His works are included in numerous public collections including JAPIGOZZI Collection, the DAI-ICHI LIFE Insurance Company, Ryutaro Takahashi Collection, Takamatsu City Museum of Art, Taguchi Art Collection and Toyota Art Collection.
Born in Tokyo in 1959, and passed away in April 2021.
He held twelve solo exhibitions with Tomio Koyama Gallery: “Abandoned Child” (1997), “View” (1999), “Life and Pus” (2001), “Land Development” (2005), “In the End of Summer” (2007), “Window” (2008), “Sweet and Desserts” (2010), “Only in Dream” (2012), “Bright Days” (2015), “Summer Days” (2019) and “heavenly peach” (2021). He also held two solo exhibitions at Richard Heller Gallery in Santa Monica, the United States, in 2001 and 2008.
His major group exhibitions include “TOKYO POP” (Hiratsuka Museum of Art, Kanagawa, 1996), “The Japanese Experience – Inevitable” (Ursula Blickle Stiftung Foundation, Kraichtal, Germany, 2002; traveled to Museum der Moderne, Salzburg, Austria in 2004), “POPjack: Warhol to Murakami” (Museum of Contemporary Art, Denver, 2002), “Japan Pop” (Helsinki City Art Museum, Helsinki, 2005), “Portrait Session” (NADiff, Tokyo / Hiroshima City Museum of Contemporary Art, Hiroshima, 2007) and “Pathos and Small Narratives” (Gana Art Center, Seoul, Korea, 2011).
Kuwahara started exhibiting his work in the 1980s. He consistently expressed a sense of absurdity with regard to scenery and humanity being changed by modernization. Inorganic buildings and sceneries created by Japan’s economic prosperity during the 1960s and 70s, dolls and toys that were consumed and abandoned to anonymity, and uncanny creatures living by polluted water, are the primary scenery in which Kuwahara himself grew up. He depicted their sadness in light and humorous ways, assimilated with pale color tones and blurred outlines, suggesting our contemporary feelings of fleeting emptiness, dullness, and loneliness, yet also enabling us to sense a mysterious kind of happiness.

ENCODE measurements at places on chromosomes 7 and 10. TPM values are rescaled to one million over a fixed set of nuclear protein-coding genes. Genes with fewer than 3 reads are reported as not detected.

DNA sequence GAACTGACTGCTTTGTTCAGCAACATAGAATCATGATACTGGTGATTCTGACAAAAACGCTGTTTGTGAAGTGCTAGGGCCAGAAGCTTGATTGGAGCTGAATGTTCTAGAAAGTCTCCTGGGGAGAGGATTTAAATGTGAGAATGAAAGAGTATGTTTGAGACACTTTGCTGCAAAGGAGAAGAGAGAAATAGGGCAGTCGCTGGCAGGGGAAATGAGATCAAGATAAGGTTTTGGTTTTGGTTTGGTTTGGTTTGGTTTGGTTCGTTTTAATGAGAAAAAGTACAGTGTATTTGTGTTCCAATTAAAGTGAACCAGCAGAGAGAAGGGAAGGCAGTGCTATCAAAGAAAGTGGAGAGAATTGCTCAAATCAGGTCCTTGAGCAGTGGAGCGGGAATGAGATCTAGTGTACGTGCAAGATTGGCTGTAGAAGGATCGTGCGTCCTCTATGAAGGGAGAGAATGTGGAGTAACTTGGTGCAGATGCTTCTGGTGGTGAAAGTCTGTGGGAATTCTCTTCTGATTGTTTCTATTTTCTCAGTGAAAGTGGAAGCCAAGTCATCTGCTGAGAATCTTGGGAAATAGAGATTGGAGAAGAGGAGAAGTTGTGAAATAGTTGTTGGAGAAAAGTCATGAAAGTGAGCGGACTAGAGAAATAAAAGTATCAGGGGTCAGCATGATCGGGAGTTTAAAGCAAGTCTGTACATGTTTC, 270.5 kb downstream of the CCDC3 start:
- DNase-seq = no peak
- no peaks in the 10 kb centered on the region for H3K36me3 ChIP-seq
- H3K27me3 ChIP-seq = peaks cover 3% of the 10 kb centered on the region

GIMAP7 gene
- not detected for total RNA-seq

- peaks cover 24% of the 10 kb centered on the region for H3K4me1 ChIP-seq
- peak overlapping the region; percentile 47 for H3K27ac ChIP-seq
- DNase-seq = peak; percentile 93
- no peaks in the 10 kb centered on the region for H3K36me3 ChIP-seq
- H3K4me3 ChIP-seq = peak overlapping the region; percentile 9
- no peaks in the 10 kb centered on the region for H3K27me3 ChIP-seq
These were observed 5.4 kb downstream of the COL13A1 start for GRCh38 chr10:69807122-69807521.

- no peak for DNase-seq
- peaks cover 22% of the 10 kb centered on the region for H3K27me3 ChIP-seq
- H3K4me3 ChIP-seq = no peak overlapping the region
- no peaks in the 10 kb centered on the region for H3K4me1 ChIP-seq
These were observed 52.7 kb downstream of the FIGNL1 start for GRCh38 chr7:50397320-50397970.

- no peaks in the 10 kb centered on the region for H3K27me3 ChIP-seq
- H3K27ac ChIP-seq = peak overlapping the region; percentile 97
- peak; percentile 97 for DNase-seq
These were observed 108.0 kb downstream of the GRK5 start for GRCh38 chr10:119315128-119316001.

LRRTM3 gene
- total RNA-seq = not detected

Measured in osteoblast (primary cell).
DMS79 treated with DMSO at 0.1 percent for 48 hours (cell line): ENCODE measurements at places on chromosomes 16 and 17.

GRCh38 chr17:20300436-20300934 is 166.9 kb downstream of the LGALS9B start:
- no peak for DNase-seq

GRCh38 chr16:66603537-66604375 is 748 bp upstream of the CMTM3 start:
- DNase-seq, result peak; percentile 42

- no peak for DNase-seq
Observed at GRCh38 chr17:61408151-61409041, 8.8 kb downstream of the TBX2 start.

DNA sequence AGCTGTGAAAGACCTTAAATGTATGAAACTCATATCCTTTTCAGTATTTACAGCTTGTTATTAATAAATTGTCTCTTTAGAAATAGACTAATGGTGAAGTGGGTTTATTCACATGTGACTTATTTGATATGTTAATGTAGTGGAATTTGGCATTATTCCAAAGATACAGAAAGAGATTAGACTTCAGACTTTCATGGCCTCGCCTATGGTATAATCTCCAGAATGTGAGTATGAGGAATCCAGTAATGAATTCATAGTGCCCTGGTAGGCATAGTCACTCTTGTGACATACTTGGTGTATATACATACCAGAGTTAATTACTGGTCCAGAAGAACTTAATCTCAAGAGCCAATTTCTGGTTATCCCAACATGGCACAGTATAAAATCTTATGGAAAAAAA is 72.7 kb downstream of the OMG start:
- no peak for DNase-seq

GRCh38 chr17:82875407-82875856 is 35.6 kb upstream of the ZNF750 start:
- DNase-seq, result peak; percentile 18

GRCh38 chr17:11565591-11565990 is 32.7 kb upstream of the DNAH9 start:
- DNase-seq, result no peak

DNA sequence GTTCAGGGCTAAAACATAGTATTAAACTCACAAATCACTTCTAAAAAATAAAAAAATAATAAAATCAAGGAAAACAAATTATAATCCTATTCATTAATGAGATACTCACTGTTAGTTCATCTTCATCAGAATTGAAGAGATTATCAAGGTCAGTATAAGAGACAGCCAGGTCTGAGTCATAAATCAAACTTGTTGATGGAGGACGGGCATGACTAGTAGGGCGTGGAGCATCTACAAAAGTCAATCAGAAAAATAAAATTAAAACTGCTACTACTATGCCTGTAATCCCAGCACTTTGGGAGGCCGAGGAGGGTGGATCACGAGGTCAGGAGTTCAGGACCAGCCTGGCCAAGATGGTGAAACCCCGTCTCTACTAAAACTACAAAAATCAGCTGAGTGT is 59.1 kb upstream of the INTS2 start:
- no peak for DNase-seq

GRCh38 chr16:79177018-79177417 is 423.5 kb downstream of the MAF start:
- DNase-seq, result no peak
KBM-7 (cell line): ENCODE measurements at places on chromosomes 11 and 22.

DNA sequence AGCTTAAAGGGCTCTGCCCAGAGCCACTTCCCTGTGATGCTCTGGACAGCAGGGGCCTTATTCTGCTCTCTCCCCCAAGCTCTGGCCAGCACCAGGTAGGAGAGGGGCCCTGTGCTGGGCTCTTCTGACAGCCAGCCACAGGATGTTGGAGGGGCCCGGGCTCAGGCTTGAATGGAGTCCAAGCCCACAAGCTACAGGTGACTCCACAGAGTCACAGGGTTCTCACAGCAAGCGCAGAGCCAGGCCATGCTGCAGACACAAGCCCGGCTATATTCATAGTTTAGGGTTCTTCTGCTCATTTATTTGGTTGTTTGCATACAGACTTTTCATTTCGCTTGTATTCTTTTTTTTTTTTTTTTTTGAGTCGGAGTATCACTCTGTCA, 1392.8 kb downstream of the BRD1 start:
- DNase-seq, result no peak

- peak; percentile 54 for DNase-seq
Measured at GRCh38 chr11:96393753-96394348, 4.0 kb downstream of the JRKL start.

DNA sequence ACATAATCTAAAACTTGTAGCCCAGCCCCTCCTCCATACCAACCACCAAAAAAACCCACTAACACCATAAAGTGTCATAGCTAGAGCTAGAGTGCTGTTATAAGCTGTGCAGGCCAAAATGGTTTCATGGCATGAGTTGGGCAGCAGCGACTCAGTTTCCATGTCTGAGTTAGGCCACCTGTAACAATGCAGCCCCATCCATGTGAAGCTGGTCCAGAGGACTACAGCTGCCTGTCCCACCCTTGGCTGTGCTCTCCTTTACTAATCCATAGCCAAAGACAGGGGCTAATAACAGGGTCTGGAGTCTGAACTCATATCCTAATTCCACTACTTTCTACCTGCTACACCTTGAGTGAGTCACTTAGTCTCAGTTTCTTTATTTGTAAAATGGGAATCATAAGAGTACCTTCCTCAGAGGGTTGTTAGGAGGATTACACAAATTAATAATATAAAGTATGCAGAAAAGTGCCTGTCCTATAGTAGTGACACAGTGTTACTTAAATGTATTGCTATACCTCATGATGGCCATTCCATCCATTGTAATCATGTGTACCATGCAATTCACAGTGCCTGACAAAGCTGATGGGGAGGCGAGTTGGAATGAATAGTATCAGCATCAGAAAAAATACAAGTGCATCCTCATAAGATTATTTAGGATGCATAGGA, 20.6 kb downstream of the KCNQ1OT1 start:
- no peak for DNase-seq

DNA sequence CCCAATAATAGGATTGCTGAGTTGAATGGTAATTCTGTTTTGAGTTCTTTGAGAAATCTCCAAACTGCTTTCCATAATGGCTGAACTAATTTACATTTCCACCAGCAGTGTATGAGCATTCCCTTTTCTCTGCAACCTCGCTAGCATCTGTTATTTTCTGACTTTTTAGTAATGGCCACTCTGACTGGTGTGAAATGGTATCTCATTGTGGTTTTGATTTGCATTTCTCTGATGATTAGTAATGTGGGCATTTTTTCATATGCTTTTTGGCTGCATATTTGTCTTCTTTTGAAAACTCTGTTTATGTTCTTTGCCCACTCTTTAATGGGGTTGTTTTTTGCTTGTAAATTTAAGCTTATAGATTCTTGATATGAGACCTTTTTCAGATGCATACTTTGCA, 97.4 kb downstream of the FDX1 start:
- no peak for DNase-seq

Atsushi Fukui was born in 1966 in Aichi prefecture. In 1989, he completed his B.A. in oil painting at Tokyo University of the Arts. He is currently based in Yamanashi prefecture.
His major solo exhibitions include “air” (2016, yu-un, Tokyo) and “Council of Backpacking” (2015, ROPPONGI HILLS A/D GALLERY, Tokyo). His first show at Tomio Koyama Gallery was the group exhibition “morning glory” curated by Yoshitomo Nara (Tokyo, Japan, 2002). Thereafter, he held 6 solo exhibitions at Tomio Koyama Gallery.
Fukui’s major group exhibitions include “TAKAHASHI COLLECTION Mindfulness!” (2013, Kirishima Open-Air Museum, Kagoshima, Japan [touring Sapporo Art Museum, Hokkaido, Japan]) “ORANGE SKY” (2011, RH Gallery, New York), “Punkt Art 2011 David Sylvian-in cooperation with Atsushi Fukui uncommon deities” (2011, Sorlandets Kunstmuseum, Kristiansand, Norway), “convolvulus: Atsushi Fukui / Hideaki Kawashima” (2009, Michael Ku Gallery, Taipei), “The Masked Portrait” (2008, Marianne Boesky Gallery, New York), “ROPPONGI CROSSING” (2004, Mori Art Museum, Tokyo). His works have been included in the public collections of The Olbricht Collection (Germany), The JAPIGOZZI Collection (US/ Switzerland), The Takahashi Collection (Japan) and The Japan Foundation (Japan).